For some people on the brink of retirement, the future looks secure. That’s because they’re convinced that they’ve done a good job planning and preparing for that day when the retirement they’ve dreamed about will finally begin. But sadly, those dreams could go up in smoke for retirees who fail to plan for the biggest potential expense most will ever face: long-term care. In this 2021 article from Kiplinger, financial planner David Faulkner warns that financial advisers and their clients too often fail to address the perils of long-term care costs, an oversight that can ruin the best-laid retirement plans.
The topic is so important that we wanted to bring it back for further discussion. When it comes to long-term care, it’s essential that families take a close look at all the options out there.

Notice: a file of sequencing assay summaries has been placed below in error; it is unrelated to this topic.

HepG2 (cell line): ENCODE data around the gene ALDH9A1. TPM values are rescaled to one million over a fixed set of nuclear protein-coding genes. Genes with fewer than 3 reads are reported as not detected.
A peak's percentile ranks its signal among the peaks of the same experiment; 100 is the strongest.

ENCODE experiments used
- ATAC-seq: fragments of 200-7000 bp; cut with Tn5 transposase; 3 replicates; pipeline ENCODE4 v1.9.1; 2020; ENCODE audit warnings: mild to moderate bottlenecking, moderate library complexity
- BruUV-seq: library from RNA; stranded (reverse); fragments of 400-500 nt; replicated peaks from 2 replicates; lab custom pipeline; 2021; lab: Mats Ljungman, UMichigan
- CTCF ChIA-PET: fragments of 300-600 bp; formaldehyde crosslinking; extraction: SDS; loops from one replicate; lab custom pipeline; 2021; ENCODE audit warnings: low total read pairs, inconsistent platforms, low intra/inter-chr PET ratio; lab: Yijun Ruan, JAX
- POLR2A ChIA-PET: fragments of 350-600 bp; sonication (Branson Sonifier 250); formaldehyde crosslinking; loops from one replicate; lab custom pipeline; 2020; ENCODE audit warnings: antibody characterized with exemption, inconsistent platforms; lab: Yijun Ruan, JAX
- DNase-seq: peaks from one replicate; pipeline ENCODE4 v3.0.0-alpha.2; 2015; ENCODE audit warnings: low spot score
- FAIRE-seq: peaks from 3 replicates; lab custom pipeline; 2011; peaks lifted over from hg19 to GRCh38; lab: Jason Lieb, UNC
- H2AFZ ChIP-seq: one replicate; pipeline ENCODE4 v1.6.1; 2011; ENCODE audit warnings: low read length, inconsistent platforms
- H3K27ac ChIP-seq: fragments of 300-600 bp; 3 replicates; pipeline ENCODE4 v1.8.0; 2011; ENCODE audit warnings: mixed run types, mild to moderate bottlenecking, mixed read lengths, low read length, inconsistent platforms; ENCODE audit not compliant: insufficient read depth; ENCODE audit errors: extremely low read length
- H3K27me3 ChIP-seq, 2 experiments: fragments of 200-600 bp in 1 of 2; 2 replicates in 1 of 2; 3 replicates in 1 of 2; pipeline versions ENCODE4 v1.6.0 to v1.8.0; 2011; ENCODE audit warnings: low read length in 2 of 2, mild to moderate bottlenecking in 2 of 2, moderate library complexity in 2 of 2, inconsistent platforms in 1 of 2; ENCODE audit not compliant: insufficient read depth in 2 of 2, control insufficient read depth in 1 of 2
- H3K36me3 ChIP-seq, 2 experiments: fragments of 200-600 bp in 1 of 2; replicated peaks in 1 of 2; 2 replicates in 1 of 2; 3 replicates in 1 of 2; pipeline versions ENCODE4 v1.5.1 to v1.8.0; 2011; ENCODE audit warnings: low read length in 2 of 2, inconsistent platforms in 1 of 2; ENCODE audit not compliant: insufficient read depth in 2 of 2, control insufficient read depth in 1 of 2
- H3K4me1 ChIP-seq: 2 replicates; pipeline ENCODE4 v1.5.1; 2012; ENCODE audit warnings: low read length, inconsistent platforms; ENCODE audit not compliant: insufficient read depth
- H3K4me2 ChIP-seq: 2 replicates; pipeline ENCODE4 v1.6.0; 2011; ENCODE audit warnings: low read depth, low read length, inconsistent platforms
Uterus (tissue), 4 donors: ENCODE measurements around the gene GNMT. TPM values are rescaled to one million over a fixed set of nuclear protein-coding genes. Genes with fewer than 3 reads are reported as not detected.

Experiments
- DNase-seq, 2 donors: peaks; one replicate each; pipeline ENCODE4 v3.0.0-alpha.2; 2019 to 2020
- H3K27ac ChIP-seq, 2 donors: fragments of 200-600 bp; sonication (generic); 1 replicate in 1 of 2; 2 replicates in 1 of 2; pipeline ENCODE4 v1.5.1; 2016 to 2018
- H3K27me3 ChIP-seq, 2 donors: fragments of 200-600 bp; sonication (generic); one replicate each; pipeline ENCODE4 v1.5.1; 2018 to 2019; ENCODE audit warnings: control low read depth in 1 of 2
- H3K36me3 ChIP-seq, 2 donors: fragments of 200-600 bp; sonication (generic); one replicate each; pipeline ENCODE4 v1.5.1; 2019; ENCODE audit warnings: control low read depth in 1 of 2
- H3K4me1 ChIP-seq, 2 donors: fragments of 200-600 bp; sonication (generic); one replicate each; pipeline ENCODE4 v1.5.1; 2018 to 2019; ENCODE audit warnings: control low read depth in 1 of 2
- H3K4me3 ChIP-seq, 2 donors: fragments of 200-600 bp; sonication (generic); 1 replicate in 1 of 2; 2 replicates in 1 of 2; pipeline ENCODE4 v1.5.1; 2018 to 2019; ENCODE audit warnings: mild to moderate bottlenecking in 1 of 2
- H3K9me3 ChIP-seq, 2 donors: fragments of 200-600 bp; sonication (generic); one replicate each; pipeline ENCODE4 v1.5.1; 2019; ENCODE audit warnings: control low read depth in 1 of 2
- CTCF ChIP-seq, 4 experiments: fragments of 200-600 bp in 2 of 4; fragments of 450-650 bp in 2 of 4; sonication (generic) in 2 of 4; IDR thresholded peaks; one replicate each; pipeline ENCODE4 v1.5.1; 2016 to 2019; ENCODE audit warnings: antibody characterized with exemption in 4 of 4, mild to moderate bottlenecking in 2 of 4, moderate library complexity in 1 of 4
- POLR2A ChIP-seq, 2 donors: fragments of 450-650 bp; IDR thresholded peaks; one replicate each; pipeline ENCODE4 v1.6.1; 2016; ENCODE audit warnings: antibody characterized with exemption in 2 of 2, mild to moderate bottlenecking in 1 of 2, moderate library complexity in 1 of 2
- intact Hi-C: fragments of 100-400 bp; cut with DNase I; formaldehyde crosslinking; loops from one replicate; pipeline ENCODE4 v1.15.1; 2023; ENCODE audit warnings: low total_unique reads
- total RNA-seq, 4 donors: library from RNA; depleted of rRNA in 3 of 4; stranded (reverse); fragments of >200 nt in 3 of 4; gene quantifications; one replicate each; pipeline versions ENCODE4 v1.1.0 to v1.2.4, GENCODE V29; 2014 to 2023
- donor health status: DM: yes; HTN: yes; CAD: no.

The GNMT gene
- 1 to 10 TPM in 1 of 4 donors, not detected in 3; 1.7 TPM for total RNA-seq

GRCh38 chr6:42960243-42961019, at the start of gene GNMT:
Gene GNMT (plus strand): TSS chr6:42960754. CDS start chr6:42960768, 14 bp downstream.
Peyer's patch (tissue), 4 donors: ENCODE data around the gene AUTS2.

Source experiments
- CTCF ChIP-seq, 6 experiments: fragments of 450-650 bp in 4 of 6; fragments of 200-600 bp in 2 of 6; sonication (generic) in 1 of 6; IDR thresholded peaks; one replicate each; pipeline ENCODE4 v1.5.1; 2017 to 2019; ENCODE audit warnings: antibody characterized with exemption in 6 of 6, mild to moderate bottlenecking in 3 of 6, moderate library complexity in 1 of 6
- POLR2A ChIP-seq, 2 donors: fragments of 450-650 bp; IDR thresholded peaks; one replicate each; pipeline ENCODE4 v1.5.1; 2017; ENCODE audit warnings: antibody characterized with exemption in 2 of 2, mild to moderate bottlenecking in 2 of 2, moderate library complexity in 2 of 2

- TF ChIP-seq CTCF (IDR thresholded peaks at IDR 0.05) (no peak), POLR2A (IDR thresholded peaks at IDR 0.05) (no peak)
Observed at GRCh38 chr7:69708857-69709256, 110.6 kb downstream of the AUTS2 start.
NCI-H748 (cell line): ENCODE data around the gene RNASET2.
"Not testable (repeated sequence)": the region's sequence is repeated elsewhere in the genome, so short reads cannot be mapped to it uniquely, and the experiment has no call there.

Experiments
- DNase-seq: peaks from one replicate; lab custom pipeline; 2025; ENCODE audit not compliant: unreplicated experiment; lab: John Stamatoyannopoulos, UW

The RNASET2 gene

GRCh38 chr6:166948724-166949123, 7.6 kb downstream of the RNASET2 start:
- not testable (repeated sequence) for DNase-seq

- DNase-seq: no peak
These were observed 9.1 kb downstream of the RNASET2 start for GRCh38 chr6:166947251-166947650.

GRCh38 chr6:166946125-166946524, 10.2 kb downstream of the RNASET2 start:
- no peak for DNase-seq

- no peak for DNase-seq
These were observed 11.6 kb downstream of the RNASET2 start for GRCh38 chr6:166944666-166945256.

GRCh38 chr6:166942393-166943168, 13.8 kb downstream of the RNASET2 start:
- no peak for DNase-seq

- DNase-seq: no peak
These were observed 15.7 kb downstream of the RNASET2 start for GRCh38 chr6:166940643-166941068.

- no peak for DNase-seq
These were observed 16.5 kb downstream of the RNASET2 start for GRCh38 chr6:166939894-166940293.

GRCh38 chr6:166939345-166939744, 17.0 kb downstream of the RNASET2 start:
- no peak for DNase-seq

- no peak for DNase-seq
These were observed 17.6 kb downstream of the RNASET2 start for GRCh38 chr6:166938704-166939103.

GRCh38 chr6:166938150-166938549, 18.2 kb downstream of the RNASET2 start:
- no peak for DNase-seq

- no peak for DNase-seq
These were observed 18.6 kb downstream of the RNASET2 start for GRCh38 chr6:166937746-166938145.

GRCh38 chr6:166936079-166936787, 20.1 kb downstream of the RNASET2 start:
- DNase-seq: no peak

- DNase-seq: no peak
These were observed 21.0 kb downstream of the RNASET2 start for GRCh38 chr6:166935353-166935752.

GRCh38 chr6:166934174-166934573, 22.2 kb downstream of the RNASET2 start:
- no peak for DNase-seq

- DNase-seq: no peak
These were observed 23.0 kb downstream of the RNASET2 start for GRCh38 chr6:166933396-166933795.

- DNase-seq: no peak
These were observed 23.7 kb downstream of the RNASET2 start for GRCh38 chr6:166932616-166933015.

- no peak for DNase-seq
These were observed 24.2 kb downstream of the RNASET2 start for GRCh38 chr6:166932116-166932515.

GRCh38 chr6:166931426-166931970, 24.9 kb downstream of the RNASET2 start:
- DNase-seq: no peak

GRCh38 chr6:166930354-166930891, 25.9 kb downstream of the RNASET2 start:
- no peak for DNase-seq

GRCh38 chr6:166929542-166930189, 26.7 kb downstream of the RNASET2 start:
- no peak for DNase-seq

Don’t Be Complacent About Long-Term Care Costs
Faulkner begins his article with a rosy picture. “With retirement approaching, you have reviewed your numbers and perhaps are feeling good about what you see,” he writes. “You have a comprehensive plan. One that accounts for taxes. Protects you from market risk and delivers you a strategic form of income to address your routine monthly expenses. And possibly, even the added costs of any bucket-list items that you hope to check off once you have more leisure time on your hands.”
It all sounds good, so far, until he adds this warning: “But despite all that planning, your retirement income plan may be missing an important, and hefty, expense. Long-term care.” According to Faulkner, this failure to deal with the very real danger of long-term care expenses is all too common.